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[Saturday] Harvey Now Inland, but Flooding Threat Just Beginning

   Posted by Levi at 2:42pm on August 26, 2017

Harvey made landfall near Rockport, Texas late Friday night as a Category 4 hurricane. As the storm drifts inland, winds are diminishing, but remain dangerous, with hurricane force wind gusts still possible near the storm core today. The storm surge threat along the coast is not over, as strong onshore flow southeast of Harvey’s center could keep water levels well above normal for some time yet, and a Storm Surge Warning remains in effect for a portion of the Texas coastline.

While Harvey will weaken like any hurricane that moves over land, this unfortunately is only the beginning of the flooding threat for SE Texas. Hurricanes can drop copious rainfall for days after landfall, and in this case, Harvey is not expected to move much at all over the next several days. Current forecasts suggest that Harvey could be barely 100 miles from its current location by next Thursday. This is forecast to result in heavy rainfall of unprecedented magnitude for such a large area, with widespread storm totals of 15-30 inches, and isolated amounts up to 40 inches. This will likely result in catastrophic flooding in portions of SE Texas. Rainfall and flooding can vary greatly from place to place, and some locales will be luckier than others, but it’s not possible to know in advance which specific locations will see the worst problems. Don’t drive in your car if there is a flood warning for your area or it is raining heavily. The majority of flood-related fatalities are due to people getting stuck in their vehicles. You are vastly safer inside a structure.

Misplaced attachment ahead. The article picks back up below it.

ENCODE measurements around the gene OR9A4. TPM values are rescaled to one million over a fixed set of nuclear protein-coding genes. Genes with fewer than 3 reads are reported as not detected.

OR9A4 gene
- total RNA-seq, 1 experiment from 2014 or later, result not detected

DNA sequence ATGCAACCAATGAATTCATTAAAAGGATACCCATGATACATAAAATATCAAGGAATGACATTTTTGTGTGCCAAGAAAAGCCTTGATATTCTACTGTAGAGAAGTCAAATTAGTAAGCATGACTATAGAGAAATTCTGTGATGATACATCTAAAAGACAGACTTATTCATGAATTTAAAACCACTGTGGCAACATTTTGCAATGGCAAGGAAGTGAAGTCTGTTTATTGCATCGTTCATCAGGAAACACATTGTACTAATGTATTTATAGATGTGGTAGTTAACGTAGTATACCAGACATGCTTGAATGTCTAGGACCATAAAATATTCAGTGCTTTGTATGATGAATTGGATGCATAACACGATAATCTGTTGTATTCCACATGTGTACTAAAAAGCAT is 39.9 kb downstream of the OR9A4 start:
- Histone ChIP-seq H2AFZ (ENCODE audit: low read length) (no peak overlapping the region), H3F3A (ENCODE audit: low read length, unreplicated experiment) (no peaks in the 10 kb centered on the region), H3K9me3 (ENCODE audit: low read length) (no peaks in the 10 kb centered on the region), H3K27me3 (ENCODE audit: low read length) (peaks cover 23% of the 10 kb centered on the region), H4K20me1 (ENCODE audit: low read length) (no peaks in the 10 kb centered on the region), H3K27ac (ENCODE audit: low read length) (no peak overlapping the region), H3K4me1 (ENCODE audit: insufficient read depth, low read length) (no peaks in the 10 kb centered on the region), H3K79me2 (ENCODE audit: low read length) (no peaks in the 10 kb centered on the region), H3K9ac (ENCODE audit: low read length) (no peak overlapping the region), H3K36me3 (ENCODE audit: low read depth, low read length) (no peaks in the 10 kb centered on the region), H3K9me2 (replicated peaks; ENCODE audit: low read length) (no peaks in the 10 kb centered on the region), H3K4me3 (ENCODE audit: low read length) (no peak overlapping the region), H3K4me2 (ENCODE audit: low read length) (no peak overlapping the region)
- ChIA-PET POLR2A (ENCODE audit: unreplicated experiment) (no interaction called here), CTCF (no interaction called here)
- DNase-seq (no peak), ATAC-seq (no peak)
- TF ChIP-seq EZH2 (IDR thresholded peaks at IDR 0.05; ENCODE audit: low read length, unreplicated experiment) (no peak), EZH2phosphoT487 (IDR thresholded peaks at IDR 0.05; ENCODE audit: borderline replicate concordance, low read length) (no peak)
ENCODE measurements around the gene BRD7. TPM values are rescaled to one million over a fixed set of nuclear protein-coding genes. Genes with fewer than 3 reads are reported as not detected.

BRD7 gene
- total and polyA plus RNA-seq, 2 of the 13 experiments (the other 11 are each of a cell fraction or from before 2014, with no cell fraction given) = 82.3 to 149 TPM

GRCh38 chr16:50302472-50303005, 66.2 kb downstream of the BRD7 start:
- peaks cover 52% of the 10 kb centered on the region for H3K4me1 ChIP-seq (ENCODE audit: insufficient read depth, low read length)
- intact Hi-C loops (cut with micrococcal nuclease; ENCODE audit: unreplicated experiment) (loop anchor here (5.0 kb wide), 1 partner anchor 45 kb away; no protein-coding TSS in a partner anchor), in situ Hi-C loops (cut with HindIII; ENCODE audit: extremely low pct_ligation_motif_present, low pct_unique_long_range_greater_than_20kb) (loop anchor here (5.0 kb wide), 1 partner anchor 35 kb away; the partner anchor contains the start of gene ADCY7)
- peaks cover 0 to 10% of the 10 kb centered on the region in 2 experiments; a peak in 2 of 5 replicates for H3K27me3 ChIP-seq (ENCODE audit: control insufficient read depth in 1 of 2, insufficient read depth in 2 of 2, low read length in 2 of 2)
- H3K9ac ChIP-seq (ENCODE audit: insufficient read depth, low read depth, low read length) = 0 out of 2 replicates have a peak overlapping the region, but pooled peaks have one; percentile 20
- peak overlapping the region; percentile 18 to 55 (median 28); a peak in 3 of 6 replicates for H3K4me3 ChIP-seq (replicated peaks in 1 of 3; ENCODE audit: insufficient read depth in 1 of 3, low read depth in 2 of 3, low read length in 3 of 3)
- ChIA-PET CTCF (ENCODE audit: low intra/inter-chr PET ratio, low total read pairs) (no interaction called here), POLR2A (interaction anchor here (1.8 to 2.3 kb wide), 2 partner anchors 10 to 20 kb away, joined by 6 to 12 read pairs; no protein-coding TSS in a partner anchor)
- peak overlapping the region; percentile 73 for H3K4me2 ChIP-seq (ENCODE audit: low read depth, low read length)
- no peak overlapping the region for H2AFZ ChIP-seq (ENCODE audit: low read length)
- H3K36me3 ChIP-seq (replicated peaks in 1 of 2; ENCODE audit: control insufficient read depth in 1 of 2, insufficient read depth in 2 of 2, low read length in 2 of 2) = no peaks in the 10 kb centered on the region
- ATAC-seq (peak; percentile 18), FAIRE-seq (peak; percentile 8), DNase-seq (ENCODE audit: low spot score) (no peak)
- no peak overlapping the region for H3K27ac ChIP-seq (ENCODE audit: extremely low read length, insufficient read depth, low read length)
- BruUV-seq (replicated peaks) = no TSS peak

Isolated tornadoes are also possible, especially in the outer bands north and east of Harvey’s center, and some tornadoes have indeed been reported in the Houston area since last night. These tornadoes are typically harder to see coming than “normal” tornadoes, as they are often moving quickly and wrapped in rain. Keep your weather radio on listening for tornado and flash flood warnings.

Do not assume that it’s safe to begin moving around and driving until your local officials say so. This is not a normal storm, and your local area could be hazardous for many days.

Hang in there and stay safe everyone. There is a long road ahead.


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